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September 16, 1974

Franz Kafka—His Father's Son: A Study in Literary Sexuality

Author Affiliations

From the Department of English, St. John Fisher College, Rochester, NY.

JAMA. 1974;229(12):1623-1626. doi:10.1001/jama.1974.03230500041024

FRANZ KAFKA wrote some of the most brilliant, disturbing, difficult, harrowing—and prophetic—literature of the twentieth century. Fragmentary though much of his work may be, for many of his fictions are in the form of diaries and reflections, and many of his diaries ask questions about the nature of reality, still his strange genius is imprinted on every page. While all writing is, in a sense, autobiographical, and while literary critics must avoid the "biographical fallacy" of interpreting a writer's work in relation to his life, Kafka's terrifying novels, stories, and sketches blur the crucial line between personal commentary and literary artifact. And Kafka himself, fearfully private, was well aware how much of his inner being, how much of his tortured relationship with his father, how much of his sexual impotence and anxiety was in his work.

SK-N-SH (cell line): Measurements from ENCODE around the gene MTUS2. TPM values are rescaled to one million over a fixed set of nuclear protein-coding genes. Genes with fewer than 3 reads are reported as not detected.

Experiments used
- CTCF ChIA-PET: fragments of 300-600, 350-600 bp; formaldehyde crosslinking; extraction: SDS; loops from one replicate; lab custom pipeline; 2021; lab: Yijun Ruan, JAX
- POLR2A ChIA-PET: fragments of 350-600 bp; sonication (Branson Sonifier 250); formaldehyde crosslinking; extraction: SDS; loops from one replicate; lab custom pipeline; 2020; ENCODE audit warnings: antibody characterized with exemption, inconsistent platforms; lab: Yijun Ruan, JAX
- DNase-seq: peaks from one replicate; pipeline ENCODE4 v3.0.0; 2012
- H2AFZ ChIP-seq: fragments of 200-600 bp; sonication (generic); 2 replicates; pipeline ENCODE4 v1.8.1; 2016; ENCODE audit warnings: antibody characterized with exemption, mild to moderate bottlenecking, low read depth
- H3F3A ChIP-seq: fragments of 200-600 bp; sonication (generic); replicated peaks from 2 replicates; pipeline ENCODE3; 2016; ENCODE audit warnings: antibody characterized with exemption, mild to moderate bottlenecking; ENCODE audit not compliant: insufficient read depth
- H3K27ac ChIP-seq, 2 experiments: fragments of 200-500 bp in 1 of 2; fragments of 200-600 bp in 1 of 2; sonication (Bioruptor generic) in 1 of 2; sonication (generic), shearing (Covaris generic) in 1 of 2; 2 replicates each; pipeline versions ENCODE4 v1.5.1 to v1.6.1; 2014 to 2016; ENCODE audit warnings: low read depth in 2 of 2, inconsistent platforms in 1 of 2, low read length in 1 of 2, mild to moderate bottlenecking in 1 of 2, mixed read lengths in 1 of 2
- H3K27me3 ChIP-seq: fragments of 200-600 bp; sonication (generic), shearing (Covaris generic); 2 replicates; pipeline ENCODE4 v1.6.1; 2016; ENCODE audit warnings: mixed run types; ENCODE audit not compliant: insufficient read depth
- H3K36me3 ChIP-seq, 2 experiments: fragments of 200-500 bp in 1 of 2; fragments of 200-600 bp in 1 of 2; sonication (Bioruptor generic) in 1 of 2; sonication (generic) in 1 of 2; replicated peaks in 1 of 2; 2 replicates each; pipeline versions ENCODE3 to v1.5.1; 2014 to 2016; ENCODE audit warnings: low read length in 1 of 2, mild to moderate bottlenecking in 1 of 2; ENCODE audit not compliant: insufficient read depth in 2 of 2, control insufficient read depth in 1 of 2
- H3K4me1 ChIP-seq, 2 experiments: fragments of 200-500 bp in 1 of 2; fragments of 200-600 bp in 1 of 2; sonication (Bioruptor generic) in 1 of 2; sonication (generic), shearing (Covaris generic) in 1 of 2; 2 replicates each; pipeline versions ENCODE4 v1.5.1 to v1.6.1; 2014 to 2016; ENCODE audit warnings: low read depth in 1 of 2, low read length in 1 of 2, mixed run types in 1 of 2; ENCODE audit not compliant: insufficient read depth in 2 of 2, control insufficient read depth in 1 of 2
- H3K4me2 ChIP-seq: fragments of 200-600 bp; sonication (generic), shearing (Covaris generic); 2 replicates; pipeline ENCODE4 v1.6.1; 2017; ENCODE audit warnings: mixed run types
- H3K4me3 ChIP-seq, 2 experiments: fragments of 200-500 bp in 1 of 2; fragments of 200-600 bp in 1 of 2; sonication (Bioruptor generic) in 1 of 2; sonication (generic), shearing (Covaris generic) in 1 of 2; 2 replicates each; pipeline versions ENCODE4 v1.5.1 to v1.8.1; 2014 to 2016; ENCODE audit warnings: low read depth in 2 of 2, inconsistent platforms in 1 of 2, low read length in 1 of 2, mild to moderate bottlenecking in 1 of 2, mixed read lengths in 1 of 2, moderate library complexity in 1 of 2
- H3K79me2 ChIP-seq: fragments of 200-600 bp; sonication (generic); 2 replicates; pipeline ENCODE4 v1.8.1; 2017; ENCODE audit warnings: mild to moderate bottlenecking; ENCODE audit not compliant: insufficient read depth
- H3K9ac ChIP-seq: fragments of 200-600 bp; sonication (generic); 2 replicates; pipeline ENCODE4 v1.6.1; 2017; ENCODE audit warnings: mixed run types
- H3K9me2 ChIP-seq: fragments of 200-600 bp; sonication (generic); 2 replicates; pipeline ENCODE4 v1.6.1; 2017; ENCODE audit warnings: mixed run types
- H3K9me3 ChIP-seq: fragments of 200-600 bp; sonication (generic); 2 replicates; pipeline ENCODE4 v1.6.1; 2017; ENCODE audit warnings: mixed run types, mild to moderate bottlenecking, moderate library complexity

Kafka made Max Brod, his literary executor and one real friend, promise to destroy